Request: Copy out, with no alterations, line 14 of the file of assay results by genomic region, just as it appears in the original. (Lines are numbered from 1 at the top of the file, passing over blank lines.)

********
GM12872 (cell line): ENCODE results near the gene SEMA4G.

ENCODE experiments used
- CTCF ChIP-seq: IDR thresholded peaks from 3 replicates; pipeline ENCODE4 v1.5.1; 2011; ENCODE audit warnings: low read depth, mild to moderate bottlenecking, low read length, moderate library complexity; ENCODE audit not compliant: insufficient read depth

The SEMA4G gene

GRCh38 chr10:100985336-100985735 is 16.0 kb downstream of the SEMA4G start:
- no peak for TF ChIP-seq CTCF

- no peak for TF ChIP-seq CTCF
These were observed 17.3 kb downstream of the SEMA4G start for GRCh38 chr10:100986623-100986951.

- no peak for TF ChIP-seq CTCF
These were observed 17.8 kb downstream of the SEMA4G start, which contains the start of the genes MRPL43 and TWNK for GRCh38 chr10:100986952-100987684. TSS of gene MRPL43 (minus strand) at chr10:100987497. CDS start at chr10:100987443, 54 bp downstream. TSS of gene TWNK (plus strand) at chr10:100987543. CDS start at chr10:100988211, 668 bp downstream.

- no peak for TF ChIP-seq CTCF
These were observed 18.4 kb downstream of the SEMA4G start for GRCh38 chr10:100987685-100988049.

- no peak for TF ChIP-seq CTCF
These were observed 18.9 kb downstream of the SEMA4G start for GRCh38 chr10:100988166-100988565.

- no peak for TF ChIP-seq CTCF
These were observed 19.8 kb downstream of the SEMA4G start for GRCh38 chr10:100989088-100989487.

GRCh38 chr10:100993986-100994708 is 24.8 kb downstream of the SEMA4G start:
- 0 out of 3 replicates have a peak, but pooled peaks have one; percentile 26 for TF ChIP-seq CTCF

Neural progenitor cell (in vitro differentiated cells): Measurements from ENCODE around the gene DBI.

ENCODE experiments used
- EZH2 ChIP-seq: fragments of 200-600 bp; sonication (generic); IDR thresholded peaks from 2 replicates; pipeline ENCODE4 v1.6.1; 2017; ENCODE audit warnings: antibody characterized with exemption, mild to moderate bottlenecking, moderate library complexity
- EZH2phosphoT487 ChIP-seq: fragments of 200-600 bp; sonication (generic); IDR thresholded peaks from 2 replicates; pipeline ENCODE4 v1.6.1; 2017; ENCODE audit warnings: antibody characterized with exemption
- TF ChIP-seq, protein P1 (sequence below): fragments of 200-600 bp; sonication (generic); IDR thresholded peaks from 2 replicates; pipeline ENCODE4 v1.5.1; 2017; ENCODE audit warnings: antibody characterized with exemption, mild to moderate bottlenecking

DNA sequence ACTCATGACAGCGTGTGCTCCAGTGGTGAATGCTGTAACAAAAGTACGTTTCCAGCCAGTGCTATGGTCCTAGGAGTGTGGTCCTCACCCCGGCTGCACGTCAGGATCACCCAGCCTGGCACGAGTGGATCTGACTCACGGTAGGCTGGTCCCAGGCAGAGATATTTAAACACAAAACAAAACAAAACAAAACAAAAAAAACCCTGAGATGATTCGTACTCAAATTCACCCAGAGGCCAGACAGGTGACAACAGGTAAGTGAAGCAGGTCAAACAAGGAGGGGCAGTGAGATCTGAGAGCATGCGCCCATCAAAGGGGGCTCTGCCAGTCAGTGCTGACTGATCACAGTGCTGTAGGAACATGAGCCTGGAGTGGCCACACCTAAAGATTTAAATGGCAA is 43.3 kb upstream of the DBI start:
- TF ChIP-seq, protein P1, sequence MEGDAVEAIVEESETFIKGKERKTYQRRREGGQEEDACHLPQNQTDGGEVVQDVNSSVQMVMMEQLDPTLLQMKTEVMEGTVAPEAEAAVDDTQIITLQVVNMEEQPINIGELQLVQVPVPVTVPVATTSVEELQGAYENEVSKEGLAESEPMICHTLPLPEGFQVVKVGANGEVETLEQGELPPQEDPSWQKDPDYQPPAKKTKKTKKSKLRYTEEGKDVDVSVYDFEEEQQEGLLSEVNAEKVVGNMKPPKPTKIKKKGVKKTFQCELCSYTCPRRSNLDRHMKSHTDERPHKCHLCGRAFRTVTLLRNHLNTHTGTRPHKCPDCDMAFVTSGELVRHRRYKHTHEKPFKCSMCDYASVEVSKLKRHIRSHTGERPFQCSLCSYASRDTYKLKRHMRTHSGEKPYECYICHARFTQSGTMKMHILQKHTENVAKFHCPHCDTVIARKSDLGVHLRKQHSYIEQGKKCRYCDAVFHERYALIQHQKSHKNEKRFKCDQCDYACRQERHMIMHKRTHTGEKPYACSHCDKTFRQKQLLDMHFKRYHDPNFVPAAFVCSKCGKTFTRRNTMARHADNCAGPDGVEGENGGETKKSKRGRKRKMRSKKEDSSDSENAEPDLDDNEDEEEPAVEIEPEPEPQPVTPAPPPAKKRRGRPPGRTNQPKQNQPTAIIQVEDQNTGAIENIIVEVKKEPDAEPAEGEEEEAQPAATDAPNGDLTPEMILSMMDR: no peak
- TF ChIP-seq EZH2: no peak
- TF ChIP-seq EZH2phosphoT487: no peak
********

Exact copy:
These were observed 18.9 kb downstream of the SEMA4G start for GRCh38 chr10:100988166-100988565.